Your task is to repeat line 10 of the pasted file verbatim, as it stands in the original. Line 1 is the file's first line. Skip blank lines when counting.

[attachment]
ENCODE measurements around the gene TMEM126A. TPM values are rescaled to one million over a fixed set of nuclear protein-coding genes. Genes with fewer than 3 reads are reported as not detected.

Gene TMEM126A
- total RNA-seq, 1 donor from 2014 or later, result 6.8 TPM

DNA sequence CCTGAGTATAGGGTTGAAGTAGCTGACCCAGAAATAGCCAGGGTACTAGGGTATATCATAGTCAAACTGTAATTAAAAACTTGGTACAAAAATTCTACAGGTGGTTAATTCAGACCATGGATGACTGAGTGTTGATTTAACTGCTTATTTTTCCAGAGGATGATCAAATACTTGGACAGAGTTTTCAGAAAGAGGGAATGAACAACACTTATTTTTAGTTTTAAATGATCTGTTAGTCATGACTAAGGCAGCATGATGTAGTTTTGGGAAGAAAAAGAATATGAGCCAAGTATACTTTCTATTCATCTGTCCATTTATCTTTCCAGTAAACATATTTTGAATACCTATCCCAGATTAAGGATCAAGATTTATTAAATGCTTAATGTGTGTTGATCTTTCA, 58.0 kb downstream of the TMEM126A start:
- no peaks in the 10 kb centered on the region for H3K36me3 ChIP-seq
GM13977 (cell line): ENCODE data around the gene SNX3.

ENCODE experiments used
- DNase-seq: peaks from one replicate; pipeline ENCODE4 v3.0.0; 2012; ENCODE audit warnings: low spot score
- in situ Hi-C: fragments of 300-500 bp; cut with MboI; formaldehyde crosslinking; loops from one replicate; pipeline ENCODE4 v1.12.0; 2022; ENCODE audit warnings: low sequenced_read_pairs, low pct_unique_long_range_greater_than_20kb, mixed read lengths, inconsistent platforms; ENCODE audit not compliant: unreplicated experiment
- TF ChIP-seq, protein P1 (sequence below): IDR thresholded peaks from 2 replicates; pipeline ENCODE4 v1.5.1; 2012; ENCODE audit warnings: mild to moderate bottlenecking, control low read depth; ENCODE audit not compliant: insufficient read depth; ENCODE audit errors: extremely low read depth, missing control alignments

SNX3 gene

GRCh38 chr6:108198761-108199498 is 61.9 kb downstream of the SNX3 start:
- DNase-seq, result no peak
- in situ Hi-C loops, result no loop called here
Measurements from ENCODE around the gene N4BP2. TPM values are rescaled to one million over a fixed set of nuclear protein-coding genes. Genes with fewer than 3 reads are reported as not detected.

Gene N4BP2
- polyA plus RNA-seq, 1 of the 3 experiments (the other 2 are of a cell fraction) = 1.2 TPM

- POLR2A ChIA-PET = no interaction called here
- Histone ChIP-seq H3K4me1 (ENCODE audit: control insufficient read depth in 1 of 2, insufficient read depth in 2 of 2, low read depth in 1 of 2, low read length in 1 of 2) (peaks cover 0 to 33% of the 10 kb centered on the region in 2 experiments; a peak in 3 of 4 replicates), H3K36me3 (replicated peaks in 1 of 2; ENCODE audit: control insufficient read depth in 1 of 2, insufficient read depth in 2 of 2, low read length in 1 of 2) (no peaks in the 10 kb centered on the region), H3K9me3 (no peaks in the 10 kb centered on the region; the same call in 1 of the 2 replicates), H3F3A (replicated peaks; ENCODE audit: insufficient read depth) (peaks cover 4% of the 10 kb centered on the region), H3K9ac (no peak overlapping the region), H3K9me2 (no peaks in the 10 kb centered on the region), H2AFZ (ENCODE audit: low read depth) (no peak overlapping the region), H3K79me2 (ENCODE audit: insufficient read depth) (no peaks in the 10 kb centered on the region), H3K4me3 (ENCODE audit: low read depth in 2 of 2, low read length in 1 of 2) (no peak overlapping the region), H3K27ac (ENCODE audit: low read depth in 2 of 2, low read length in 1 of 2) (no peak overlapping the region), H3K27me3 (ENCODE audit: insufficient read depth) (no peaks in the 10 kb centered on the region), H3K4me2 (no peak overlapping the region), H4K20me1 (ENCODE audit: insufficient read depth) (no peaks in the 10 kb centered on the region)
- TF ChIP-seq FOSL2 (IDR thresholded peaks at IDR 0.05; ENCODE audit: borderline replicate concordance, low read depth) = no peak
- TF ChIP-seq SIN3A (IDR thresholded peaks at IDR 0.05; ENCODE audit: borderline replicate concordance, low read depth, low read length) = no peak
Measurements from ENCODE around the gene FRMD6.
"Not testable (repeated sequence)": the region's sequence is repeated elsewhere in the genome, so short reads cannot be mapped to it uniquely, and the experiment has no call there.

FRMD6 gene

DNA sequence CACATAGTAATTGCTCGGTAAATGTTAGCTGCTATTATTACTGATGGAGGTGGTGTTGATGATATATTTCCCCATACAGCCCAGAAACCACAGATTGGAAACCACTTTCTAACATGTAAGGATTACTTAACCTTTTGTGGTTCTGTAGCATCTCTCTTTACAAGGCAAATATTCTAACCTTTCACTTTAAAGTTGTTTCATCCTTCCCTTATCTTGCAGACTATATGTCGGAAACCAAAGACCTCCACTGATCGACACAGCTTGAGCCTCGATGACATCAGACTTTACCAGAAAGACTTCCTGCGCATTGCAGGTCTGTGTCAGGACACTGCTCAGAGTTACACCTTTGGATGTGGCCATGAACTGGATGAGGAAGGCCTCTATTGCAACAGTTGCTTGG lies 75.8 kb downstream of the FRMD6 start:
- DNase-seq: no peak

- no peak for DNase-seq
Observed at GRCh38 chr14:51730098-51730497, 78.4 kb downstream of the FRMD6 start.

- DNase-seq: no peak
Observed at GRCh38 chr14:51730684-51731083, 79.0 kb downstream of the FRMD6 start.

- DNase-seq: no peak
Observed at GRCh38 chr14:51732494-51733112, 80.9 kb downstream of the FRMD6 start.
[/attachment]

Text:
- TF ChIP-seq, protein P1 (sequence below): IDR thresholded peaks from 2 replicates; pipeline ENCODE4 v1.5.1; 2012; ENCODE audit warnings: mild to moderate bottlenecking, control low read depth; ENCODE audit not compliant: insufficient read depth; ENCODE audit errors: extremely low read depth, missing control alignments